I know the newts of my country… but that’s not hard, there are only three (or four if you count the alien one). The Palmate newt Lissotriton helveticus is Britain’s smallest species (reaching 95 mm in total length), though it’s not the smallest of all European newts, being exceeded by the 80 mm Italian newt L. italicus. Actually, though, there are some English Palmate newt populations that consist of genuine dwarfs: individuals that are just 51-60 mm long in total. Beebee & Griffiths (2000) say that adult animals on Jersey are even tinier. There’s a predictable joke here about tiny newts but I can’t remember what it is. [Image above by Christian Fischer.]

Anyway, the Palmate newt is endemic to western Europe. Ireland lucks out, as does central and southern Portugal and Spain. Like most or all newts, its diet is basically determined by whatever it can cram down its throat. During its aquatic phase, the Palmate preys extensively on crustaceans while terrestrial individuals mostly eat springtails and soil mites (Beebee & Griffiths 2000).

Breeding male Palmate newts possess a very low, unserrated crest and possess black webbing on the hind feet and a filament at the tail-tip. As is typical for the crested salamandrids, males display to females by fanning and whipping their tails, wafting pheromones over females in the hope that they will follow and accept a spermatophore packet. Ridges that run along the male’s body seemingly help channel the pheromones along his length and it has also been suggested that the peculiar filament at the tail tip helps reduced turbulence during the fanning display: somebody should study this. Female Palmates are often hard to distinguish from female Smooth or common newts L. vulgaris but have a pale bar above the hindlimbs and a pinkish, unspotted throat.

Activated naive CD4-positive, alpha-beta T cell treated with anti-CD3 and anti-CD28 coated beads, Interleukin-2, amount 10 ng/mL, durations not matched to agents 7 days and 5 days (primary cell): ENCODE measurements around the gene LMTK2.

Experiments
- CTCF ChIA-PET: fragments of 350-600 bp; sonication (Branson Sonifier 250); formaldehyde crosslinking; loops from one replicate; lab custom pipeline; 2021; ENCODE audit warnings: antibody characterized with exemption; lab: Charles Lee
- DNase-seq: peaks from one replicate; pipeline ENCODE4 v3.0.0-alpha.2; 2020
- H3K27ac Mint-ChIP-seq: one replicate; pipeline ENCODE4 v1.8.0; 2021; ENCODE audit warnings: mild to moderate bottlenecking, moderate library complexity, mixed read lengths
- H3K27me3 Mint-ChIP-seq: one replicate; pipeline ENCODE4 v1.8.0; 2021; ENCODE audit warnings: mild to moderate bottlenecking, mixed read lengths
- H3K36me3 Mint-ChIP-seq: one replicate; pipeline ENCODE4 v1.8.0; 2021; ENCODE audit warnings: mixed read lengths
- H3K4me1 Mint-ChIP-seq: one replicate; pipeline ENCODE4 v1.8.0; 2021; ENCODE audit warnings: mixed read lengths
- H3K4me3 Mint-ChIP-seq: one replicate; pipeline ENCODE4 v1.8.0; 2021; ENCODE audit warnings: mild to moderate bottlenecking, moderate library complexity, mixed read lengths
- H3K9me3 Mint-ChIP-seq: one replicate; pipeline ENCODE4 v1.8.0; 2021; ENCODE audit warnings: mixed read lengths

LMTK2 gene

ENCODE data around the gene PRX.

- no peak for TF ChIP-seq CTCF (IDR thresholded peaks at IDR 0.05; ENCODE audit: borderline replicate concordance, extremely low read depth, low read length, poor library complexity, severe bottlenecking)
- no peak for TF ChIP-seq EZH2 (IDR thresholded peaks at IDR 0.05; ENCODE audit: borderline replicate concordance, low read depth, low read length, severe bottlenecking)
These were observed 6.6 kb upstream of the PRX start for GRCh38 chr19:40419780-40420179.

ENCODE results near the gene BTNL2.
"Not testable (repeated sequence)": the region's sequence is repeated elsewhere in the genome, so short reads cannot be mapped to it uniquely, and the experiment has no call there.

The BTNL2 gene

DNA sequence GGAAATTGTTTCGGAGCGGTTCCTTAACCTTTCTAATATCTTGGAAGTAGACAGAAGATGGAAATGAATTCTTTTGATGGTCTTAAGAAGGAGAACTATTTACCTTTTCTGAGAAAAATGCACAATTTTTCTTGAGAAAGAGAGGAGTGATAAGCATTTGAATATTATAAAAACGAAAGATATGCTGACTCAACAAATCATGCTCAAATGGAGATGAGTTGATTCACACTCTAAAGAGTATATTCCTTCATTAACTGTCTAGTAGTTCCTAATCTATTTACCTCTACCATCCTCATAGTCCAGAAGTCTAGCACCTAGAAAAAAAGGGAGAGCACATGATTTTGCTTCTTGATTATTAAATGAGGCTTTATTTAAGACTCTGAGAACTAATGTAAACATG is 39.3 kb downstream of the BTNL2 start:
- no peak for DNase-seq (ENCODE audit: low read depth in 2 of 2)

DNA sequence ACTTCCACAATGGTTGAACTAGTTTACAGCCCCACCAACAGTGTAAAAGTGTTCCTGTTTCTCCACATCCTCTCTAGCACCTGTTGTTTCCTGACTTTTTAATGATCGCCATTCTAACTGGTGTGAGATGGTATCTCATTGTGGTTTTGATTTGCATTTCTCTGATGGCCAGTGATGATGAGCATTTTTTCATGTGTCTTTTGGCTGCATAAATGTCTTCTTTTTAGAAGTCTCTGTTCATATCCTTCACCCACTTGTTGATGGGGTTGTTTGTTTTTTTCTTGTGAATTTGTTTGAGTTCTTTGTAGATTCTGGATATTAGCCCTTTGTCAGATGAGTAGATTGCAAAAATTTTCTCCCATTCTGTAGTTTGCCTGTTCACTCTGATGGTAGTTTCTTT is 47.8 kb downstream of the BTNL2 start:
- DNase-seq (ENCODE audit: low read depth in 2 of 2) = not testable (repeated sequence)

So much more to say, but out of time. Much more on salamanders soon.

For previous Tet Zoo articles on salamanders, see...

Refs - -

Beebee, T. & Griffiths, R. 2000. Amphibians and Reptiles. HarperCollins, London.